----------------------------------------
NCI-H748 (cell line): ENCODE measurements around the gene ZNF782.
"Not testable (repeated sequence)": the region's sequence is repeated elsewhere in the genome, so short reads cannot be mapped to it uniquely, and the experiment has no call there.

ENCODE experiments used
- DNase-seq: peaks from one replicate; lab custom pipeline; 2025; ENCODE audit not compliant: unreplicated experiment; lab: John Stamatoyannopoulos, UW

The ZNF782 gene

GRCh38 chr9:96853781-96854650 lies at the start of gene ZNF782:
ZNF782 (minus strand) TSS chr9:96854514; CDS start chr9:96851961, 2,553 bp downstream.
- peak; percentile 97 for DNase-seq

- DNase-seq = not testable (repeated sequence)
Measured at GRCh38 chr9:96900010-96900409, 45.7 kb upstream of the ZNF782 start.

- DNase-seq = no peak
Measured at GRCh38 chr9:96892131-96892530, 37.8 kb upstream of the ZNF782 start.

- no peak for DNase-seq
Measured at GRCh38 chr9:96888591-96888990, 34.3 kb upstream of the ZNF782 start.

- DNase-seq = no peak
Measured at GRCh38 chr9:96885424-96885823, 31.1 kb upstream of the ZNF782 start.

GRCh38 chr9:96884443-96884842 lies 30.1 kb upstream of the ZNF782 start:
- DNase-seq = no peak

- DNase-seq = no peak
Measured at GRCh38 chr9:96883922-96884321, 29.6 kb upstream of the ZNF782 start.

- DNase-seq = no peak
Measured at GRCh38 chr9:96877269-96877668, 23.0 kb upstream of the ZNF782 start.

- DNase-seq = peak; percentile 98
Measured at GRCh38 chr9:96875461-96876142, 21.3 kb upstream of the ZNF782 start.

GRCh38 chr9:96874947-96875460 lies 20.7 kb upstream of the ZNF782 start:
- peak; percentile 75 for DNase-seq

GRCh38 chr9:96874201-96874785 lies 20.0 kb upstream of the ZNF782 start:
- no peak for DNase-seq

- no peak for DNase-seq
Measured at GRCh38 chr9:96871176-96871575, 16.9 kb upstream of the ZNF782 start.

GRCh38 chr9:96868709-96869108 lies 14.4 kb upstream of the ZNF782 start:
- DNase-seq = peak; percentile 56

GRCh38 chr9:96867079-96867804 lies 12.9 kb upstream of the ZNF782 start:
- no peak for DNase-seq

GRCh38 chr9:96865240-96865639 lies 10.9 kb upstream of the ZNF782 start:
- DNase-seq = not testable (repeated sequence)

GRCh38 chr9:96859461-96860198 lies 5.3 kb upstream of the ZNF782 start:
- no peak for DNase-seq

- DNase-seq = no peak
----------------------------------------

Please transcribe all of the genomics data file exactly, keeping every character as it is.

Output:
NCI-H748 (cell line): ENCODE measurements around the gene ZNF782.
"Not testable (repeated sequence)": the region's sequence is repeated elsewhere in the genome, so short reads cannot be mapped to it uniquely, and the experiment has no call there.

ENCODE experiments used
- DNase-seq: peaks from one replicate; lab custom pipeline; 2025; ENCODE audit not compliant: unreplicated experiment; lab: John Stamatoyannopoulos, UW

The ZNF782 gene

GRCh38 chr9:96853781-96854650 lies at the start of gene ZNF782:
ZNF782 (minus strand) TSS chr9:96854514; CDS start chr9:96851961, 2,553 bp downstream.
- peak; percentile 97 for DNase-seq

- DNase-seq = not testable (repeated sequence)
Measured at GRCh38 chr9:96900010-96900409, 45.7 kb upstream of the ZNF782 start.

- DNase-seq = no peak
Measured at GRCh38 chr9:96892131-96892530, 37.8 kb upstream of the ZNF782 start.

- no peak for DNase-seq
Measured at GRCh38 chr9:96888591-96888990, 34.3 kb upstream of the ZNF782 start.

- DNase-seq = no peak
Measured at GRCh38 chr9:96885424-96885823, 31.1 kb upstream of the ZNF782 start.

GRCh38 chr9:96884443-96884842 lies 30.1 kb upstream of the ZNF782 start:
- DNase-seq = no peak

- DNase-seq = no peak
Measured at GRCh38 chr9:96883922-96884321, 29.6 kb upstream of the ZNF782 start.

- DNase-seq = no peak
Measured at GRCh38 chr9:96877269-96877668, 23.0 kb upstream of the ZNF782 start.

- DNase-seq = peak; percentile 98
Measured at GRCh38 chr9:96875461-96876142, 21.3 kb upstream of the ZNF782 start.

GRCh38 chr9:96874947-96875460 lies 20.7 kb upstream of the ZNF782 start:
- peak; percentile 75 for DNase-seq

GRCh38 chr9:96874201-96874785 lies 20.0 kb upstream of the ZNF782 start:
- no peak for DNase-seq

- no peak for DNase-seq
Measured at GRCh38 chr9:96871176-96871575, 16.9 kb upstream of the ZNF782 start.

GRCh38 chr9:96868709-96869108 lies 14.4 kb upstream of the ZNF782 start:
- DNase-seq = peak; percentile 56

GRCh38 chr9:96867079-96867804 lies 12.9 kb upstream of the ZNF782 start:
- no peak for DNase-seq

GRCh38 chr9:96865240-96865639 lies 10.9 kb upstream of the ZNF782 start:
- DNase-seq = not testable (repeated sequence)

GRCh38 chr9:96859461-96860198 lies 5.3 kb upstream of the ZNF782 start:
- no peak for DNase-seq

- DNase-seq = no peak